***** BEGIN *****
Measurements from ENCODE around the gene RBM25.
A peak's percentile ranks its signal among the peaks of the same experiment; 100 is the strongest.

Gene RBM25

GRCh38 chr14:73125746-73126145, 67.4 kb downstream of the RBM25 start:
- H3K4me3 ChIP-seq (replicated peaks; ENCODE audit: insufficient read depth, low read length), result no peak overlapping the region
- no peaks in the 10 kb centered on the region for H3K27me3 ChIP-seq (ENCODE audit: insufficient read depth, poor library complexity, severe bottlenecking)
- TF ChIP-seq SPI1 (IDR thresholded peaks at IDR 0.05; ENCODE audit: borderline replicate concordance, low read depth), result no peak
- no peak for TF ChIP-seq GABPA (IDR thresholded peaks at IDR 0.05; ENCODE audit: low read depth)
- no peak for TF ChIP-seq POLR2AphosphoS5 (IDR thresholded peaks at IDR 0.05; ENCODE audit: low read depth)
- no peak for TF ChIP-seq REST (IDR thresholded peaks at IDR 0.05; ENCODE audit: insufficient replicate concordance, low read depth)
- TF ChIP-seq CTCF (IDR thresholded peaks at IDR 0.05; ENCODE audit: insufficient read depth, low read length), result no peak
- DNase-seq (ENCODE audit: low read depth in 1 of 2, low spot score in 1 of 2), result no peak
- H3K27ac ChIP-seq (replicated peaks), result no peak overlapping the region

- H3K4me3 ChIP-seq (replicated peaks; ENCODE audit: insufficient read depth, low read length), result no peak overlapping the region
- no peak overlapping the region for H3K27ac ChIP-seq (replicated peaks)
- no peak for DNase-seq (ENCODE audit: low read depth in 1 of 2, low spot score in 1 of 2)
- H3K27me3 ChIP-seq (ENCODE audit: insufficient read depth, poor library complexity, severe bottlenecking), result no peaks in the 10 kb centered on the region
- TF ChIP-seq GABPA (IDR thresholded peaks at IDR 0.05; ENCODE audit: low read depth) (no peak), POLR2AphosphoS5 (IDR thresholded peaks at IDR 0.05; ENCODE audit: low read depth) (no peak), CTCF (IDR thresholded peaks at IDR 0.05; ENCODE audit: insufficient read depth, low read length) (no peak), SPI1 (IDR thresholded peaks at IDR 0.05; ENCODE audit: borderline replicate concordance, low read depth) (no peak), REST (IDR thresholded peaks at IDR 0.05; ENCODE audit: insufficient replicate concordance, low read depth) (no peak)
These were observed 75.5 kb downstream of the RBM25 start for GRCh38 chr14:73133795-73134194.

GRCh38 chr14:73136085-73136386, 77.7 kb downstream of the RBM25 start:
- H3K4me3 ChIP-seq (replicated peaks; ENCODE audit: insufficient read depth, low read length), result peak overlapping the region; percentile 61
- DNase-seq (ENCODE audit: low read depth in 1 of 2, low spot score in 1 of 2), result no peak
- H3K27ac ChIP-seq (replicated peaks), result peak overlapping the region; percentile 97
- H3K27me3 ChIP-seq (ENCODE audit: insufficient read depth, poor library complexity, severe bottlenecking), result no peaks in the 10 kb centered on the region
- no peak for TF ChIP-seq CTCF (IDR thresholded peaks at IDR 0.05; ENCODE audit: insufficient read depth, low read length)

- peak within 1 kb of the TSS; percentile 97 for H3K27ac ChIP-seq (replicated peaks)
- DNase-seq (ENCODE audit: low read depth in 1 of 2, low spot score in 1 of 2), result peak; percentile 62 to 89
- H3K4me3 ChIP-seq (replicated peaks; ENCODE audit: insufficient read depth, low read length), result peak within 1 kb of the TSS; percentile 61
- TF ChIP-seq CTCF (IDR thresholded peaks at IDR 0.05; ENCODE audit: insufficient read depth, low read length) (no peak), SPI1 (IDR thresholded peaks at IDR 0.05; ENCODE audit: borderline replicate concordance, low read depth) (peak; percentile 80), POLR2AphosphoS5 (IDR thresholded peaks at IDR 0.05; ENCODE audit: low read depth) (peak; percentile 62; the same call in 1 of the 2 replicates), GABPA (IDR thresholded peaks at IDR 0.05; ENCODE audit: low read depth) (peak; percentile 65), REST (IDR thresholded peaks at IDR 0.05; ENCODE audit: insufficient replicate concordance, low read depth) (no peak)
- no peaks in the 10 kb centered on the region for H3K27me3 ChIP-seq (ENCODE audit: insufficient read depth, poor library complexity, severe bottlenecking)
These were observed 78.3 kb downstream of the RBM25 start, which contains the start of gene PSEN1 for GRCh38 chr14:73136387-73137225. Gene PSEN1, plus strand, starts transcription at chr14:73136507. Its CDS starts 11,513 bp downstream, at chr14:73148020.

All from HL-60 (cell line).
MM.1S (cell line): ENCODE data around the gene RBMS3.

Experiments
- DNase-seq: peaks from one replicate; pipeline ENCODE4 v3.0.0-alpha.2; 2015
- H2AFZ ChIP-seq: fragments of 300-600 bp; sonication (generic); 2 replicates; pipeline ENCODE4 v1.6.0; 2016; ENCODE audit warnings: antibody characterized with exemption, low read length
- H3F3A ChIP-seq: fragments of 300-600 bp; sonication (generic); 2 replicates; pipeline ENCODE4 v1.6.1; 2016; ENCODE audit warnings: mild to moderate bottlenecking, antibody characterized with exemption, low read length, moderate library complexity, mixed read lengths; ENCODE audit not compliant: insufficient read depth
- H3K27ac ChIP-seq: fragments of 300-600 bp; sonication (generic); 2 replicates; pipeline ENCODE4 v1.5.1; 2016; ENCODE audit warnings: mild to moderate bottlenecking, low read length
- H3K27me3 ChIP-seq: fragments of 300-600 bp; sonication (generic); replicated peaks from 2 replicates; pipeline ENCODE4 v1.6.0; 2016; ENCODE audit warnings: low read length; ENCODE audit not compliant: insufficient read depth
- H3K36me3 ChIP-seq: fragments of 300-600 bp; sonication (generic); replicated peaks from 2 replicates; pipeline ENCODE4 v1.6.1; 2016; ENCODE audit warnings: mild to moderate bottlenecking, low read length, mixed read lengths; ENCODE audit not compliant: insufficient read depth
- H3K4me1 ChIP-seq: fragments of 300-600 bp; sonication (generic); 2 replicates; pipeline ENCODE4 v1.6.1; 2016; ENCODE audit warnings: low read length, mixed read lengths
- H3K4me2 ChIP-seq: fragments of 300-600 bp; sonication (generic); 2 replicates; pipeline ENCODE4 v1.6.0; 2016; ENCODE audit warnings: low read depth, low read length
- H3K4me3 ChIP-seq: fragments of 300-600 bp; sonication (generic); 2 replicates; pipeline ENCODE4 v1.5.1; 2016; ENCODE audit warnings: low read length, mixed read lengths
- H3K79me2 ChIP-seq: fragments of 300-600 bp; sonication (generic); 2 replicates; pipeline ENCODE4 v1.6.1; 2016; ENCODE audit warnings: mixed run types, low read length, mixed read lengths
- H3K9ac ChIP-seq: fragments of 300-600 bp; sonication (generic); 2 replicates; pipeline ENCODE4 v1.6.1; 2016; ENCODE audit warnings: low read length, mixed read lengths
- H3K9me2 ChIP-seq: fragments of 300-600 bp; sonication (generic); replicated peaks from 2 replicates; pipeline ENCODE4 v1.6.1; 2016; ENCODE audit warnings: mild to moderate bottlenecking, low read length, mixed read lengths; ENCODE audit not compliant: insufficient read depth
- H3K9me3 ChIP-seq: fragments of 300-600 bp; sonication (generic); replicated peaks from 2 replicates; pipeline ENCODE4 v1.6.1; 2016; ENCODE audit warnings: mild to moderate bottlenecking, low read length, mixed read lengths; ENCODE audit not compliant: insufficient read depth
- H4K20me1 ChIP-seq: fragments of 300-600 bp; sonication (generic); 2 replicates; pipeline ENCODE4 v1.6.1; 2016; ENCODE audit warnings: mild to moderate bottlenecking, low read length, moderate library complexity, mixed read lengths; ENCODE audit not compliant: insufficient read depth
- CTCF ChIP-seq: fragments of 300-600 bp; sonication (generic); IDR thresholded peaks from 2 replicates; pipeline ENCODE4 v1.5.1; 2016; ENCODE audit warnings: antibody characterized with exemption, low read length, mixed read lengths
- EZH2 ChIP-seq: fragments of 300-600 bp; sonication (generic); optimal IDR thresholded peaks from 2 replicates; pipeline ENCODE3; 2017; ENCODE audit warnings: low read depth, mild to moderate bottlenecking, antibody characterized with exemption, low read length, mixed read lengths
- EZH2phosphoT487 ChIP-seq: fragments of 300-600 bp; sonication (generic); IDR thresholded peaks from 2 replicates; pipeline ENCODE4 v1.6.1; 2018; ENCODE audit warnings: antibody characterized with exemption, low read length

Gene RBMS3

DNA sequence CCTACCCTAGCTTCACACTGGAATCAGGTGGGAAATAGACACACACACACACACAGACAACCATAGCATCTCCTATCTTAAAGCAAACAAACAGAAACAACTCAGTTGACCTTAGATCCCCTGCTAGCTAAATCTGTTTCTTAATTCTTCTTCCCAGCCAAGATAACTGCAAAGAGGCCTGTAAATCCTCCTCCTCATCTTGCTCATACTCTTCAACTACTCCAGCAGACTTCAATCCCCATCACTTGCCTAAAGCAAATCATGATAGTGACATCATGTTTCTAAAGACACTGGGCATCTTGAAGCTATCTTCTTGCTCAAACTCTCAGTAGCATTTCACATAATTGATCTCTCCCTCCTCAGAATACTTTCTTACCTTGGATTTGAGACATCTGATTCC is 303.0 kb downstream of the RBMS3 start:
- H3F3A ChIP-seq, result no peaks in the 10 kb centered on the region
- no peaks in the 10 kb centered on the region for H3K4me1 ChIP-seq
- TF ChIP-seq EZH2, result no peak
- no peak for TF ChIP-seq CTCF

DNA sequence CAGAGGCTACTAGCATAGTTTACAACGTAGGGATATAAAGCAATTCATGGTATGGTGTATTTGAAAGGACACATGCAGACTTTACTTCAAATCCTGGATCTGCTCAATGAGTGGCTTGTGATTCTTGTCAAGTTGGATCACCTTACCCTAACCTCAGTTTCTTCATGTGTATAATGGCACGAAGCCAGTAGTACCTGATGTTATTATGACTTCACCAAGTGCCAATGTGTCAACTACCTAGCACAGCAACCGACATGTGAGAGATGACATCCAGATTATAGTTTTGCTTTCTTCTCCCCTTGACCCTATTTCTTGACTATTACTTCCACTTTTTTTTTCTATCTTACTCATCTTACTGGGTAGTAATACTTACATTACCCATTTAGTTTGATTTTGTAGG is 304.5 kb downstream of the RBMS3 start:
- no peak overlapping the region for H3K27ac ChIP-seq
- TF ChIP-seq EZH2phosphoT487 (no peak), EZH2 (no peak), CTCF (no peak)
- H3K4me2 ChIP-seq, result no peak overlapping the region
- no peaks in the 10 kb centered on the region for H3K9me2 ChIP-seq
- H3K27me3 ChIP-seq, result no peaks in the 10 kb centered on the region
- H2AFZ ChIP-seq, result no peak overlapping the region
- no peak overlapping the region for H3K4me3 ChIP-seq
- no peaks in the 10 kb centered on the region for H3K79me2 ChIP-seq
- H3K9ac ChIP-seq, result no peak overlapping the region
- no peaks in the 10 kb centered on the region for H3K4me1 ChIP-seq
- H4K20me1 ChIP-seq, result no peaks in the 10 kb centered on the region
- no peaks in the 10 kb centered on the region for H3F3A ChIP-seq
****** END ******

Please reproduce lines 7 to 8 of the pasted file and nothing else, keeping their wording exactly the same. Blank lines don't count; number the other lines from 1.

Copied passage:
- TF ChIP-seq SPI1 (IDR thresholded peaks at IDR 0.05; ENCODE audit: borderline replicate concordance, low read depth), result no peak
- no peak for TF ChIP-seq GABPA (IDR thresholded peaks at IDR 0.05; ENCODE audit: low read depth)